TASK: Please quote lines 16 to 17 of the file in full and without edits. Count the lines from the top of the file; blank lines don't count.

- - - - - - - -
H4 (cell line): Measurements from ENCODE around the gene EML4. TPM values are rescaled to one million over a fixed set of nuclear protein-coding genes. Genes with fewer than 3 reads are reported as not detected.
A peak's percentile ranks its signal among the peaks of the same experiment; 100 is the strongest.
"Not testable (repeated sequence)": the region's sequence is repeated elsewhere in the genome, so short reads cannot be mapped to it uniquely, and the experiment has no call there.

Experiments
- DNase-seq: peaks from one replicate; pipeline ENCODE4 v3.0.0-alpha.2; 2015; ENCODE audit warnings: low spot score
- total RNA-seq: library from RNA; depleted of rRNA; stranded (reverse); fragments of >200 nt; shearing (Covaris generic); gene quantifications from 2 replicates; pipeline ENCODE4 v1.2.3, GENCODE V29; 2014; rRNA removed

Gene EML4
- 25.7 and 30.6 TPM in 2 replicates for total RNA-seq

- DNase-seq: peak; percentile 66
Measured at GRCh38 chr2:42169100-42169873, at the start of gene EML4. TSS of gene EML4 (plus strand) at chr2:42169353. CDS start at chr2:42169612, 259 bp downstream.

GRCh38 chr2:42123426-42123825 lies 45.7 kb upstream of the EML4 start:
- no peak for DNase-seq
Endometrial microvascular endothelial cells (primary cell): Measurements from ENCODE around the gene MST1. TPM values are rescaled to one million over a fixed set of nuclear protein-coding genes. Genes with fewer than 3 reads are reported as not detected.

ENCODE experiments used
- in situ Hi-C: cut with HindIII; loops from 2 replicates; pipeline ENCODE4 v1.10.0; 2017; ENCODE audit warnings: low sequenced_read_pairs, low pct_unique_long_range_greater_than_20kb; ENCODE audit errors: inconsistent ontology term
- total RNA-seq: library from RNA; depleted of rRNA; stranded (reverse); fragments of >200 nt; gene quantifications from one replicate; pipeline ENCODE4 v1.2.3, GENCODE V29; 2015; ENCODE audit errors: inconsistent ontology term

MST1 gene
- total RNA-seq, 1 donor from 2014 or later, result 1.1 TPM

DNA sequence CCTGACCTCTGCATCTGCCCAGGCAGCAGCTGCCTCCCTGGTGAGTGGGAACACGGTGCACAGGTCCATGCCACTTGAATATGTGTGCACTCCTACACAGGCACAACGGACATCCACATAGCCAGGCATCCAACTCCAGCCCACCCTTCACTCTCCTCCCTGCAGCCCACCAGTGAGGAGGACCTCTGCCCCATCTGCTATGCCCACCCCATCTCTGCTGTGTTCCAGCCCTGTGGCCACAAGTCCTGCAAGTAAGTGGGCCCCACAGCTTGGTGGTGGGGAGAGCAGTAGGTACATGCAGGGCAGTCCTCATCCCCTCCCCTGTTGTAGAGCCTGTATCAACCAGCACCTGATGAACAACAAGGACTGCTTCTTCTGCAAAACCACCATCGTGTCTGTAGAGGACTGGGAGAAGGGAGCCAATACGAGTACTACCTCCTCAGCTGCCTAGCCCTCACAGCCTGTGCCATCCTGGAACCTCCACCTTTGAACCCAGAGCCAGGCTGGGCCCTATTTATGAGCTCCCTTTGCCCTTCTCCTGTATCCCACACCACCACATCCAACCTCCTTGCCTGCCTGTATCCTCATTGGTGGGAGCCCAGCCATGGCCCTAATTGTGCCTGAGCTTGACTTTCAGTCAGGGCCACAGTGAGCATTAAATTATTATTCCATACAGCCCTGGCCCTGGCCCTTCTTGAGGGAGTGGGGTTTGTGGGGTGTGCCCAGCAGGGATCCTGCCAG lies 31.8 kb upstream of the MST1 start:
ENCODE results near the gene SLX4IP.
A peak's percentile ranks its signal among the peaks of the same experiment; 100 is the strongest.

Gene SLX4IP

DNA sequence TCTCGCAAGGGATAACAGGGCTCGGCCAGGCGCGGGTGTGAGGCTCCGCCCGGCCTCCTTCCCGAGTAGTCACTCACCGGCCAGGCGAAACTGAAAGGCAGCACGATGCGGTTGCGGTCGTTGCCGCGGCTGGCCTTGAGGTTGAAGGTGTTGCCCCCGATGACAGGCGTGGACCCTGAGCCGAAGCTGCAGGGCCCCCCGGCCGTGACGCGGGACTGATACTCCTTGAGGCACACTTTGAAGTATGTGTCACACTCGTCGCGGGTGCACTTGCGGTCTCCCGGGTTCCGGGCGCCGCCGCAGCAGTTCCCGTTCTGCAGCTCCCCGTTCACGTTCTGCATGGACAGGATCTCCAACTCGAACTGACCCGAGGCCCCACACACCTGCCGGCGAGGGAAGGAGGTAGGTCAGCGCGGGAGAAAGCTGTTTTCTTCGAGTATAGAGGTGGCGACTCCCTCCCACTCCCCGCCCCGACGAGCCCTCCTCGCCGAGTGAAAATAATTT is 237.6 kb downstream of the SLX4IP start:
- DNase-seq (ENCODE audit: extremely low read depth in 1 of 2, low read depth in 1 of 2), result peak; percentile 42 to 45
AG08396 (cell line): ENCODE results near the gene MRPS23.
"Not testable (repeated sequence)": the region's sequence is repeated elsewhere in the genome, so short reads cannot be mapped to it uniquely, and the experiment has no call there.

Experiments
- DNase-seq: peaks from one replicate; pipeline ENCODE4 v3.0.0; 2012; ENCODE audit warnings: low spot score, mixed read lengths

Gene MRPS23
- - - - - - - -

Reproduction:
- total RNA-seq: library from RNA; depleted of rRNA; stranded (reverse); fragments of >200 nt; gene quantifications from one replicate; pipeline ENCODE4 v1.2.3, GENCODE V29; 2015; ENCODE audit errors: inconsistent ontology term

MST1 gene